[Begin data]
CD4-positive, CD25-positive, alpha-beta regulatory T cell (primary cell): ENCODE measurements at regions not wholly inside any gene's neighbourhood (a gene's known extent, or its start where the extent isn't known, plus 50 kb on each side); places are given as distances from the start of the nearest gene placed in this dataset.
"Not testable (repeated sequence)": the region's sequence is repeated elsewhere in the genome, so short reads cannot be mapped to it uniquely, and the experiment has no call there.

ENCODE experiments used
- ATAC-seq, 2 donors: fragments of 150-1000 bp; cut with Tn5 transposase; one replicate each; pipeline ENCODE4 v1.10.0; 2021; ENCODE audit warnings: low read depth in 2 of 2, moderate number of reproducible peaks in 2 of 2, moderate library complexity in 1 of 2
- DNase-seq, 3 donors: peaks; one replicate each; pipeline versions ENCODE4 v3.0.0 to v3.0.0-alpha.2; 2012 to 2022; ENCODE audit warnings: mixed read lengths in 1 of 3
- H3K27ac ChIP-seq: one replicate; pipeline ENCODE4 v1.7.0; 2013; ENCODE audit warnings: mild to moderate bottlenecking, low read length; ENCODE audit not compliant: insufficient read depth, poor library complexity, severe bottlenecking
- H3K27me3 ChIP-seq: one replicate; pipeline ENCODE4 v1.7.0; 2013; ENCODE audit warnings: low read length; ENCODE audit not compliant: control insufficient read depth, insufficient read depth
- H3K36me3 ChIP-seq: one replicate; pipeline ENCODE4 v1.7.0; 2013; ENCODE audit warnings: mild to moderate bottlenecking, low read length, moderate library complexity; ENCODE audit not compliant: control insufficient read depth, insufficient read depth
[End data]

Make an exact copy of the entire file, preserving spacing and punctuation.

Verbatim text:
CD4-positive, CD25-positive, alpha-beta regulatory T cell (primary cell): ENCODE measurements at regions not wholly inside any gene's neighbourhood (a gene's known extent, or its start where the extent isn't known, plus 50 kb on each side); places are given as distances from the start of the nearest gene placed in this dataset.
"Not testable (repeated sequence)": the region's sequence is repeated elsewhere in the genome, so short reads cannot be mapped to it uniquely, and the experiment has no call there.

ENCODE experiments used
- ATAC-seq, 2 donors: fragments of 150-1000 bp; cut with Tn5 transposase; one replicate each; pipeline ENCODE4 v1.10.0; 2021; ENCODE audit warnings: low read depth in 2 of 2, moderate number of reproducible peaks in 2 of 2, moderate library complexity in 1 of 2
- DNase-seq, 3 donors: peaks; one replicate each; pipeline versions ENCODE4 v3.0.0 to v3.0.0-alpha.2; 2012 to 2022; ENCODE audit warnings: mixed read lengths in 1 of 3
- H3K27ac ChIP-seq: one replicate; pipeline ENCODE4 v1.7.0; 2013; ENCODE audit warnings: mild to moderate bottlenecking, low read length; ENCODE audit not compliant: insufficient read depth, poor library complexity, severe bottlenecking
- H3K27me3 ChIP-seq: one replicate; pipeline ENCODE4 v1.7.0; 2013; ENCODE audit warnings: low read length; ENCODE audit not compliant: control insufficient read depth, insufficient read depth
- H3K36me3 ChIP-seq: one replicate; pipeline ENCODE4 v1.7.0; 2013; ENCODE audit warnings: mild to moderate bottlenecking, low read length, moderate library complexity; ENCODE audit not compliant: control insufficient read depth, insufficient read depth